Now the leaders of the people lived in Jerusalem. And the rest of the people cast lots to bring one out of ten to live in Jerusalem the holy city, while nine out of ten remained in the other towns. (Nehemiah 11:1 ESV)
After a long delay, we plan to open up the scriptures to Nehemiah once again. A lot has happened in our lives since the last exposition in Chapter 10. In short, the people have returned to the land, rebuilt the temple, rebuilt the walls of the city, celebrated their holidays, and signed a covenant to renew themselves to God. In chapter 7 we saw that the city was without people; in chapters 11 and 12, the city and its surrounding towns become populated once again.
What good would the city be without the people, after all? We’ve read of some wild adventures in both Ezra and in Nehemiah to come to this point. But even with a beautifully rebuilt temple and solid walls of protection, the city is of no value if left uninhabited.
Our current crisis has raised questions for many church leaders. Barred from meeting indoors in various states, pastors have had to become creative in order to meet the spiritual needs of the people. We’ve used online platforms and small groups to facilitate worship, preaching, and fellowship. The debate about regulations notwithstanding, one thing has become clear: many ministries relied too heavily on the buildings, losing focus on the people. We often say, “The church is not a building!” But the pandemic has challenged our commitment to that phrase.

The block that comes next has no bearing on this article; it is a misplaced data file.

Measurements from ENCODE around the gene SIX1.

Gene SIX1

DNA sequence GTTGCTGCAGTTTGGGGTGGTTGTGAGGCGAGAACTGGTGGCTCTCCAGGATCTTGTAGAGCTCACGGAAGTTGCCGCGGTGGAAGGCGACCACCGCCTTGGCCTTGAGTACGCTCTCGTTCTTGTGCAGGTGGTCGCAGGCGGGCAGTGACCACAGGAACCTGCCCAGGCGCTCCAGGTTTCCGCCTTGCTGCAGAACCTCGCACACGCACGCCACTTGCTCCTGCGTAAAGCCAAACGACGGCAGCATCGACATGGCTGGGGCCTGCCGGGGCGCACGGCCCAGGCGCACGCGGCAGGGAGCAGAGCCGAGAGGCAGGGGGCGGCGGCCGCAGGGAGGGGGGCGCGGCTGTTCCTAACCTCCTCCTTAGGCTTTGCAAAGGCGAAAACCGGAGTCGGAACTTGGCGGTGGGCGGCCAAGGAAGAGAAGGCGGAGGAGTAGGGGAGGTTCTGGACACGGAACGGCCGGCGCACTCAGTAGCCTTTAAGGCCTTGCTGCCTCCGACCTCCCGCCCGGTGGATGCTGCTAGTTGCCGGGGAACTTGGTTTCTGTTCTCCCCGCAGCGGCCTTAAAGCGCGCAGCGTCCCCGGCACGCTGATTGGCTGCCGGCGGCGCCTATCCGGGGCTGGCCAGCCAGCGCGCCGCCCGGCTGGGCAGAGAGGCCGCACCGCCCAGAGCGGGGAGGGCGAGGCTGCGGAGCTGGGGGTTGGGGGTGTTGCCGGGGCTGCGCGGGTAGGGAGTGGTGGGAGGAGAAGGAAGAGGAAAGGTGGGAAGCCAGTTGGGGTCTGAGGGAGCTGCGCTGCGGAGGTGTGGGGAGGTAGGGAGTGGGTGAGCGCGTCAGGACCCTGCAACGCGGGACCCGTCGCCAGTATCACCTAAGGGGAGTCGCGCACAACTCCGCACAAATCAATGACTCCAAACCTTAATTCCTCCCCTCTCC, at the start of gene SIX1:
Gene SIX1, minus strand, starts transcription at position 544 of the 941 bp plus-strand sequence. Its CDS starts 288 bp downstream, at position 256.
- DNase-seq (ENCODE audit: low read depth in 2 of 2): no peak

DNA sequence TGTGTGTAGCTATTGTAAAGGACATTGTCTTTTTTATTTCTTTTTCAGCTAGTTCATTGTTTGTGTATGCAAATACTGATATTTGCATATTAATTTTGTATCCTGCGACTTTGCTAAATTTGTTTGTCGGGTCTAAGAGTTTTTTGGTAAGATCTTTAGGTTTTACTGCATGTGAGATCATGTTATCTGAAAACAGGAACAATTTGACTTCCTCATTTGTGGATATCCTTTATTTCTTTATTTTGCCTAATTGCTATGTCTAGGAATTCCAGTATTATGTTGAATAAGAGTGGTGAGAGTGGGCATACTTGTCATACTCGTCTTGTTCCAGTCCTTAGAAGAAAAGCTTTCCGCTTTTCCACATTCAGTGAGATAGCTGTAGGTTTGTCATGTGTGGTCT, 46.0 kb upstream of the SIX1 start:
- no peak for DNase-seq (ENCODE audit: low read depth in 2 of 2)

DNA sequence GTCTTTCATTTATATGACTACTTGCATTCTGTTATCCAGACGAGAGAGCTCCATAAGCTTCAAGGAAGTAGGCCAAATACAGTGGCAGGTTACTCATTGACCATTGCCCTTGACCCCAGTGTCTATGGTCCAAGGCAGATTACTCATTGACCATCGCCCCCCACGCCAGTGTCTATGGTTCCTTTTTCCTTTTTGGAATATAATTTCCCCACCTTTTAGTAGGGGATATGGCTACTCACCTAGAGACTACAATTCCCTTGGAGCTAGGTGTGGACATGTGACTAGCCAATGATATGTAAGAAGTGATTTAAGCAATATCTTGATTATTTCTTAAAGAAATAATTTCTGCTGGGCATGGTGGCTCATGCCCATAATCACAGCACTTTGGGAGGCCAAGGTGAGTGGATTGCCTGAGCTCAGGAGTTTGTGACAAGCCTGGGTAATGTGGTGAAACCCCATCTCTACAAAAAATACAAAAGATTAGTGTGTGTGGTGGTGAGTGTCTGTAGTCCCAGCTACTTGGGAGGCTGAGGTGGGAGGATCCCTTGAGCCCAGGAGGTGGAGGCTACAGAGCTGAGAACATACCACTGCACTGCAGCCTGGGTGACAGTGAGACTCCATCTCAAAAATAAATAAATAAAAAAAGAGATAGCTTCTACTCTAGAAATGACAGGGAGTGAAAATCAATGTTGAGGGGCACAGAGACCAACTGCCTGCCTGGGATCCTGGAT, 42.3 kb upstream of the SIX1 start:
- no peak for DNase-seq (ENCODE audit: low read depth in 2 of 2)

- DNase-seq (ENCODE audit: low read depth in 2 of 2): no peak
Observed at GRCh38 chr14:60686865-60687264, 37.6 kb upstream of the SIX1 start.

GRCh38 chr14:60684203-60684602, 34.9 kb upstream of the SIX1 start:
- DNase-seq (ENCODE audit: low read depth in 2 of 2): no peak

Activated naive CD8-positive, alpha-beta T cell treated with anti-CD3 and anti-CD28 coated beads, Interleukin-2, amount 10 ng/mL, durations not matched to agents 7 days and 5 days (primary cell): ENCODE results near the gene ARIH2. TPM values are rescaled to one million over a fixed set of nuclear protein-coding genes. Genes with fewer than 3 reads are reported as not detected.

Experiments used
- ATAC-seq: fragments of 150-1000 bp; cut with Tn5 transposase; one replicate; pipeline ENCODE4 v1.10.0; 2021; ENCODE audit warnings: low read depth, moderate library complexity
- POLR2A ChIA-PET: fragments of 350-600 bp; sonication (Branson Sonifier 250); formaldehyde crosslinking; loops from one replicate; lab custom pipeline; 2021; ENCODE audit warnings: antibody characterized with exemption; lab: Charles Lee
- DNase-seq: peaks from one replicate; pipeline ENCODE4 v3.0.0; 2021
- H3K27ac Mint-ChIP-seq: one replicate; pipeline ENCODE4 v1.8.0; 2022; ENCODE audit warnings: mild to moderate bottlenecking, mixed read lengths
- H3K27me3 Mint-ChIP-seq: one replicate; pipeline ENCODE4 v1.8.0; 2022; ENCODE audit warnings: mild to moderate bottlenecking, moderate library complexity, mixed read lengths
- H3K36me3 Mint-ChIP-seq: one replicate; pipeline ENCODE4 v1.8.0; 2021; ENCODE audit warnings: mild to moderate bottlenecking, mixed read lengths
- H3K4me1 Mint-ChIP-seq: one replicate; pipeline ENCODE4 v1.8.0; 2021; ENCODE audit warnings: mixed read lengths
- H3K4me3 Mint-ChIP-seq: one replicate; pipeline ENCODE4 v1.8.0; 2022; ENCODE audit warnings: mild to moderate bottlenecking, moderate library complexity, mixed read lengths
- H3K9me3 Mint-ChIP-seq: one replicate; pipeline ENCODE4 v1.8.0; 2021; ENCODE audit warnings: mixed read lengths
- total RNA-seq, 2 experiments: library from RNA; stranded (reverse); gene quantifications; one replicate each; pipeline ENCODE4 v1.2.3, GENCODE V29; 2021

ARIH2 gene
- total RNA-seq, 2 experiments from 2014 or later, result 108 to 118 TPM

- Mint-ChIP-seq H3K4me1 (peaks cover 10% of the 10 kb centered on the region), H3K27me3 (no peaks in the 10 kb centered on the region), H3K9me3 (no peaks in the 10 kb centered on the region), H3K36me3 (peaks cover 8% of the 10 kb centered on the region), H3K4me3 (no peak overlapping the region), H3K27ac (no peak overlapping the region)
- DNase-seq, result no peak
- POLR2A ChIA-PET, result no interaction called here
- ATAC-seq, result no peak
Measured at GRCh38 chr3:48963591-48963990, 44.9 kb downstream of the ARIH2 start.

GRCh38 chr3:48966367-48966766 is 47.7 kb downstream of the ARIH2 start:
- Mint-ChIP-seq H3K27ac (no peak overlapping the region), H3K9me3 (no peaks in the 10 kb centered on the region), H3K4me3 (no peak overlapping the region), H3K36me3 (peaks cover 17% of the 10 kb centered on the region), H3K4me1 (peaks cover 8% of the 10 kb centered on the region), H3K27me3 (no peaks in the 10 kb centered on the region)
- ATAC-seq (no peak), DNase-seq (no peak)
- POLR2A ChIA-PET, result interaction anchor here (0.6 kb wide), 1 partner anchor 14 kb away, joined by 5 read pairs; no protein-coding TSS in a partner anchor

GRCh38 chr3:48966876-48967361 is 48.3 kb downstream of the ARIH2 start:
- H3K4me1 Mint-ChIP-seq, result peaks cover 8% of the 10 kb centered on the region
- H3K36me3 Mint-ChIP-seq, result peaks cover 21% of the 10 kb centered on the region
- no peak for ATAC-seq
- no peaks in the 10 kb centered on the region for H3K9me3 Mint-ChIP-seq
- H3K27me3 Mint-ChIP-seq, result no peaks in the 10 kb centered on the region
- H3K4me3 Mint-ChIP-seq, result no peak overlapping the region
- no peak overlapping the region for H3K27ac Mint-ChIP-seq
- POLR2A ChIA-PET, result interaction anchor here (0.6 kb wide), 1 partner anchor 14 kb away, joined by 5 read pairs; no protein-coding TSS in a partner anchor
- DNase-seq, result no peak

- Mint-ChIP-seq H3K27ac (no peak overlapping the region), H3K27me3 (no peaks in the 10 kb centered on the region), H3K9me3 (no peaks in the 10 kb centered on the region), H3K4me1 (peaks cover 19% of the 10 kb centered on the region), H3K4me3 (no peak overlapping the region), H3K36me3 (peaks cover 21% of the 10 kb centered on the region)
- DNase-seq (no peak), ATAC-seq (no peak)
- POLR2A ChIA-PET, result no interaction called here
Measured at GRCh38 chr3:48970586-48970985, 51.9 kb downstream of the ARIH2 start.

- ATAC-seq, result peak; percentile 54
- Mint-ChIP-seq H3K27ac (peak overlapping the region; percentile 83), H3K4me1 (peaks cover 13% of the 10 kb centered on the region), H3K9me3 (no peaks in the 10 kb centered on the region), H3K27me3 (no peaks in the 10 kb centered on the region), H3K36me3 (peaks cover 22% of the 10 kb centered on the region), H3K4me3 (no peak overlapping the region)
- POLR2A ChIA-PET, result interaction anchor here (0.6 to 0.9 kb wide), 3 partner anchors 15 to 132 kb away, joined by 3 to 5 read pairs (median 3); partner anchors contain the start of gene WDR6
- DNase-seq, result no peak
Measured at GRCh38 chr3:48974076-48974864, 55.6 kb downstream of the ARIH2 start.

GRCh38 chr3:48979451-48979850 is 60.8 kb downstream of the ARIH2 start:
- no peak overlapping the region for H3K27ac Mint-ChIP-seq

Buildings can be good and helpful in a variety of ways, but at the end of the day, church is about the people. Likewise, the temple and the walls and all the trappings of Jewish culture were important, but without the people, they have no significance. God chose a people. He redeemed a people from captivity. He promised to bring a Messiah through a people, by whom he would bless all people.
Chapter 11 of Nehemiah is about people. It’s another list of many hard-to-pronounce names, and it doesn’t tell us much beyond that. But from this list, we gain a vision of a city repopulated, complete with leaders, priests, workers, and singers. The people are getting back to work to do life together and to worship God together. This repopulation points to the church of Christ, where we all function in various roles to do life together; and the church points to the new heavens and new earth, which, while complete with glory and beauty, will be inhabited by people redeemed from every tribe, tongue, and nation.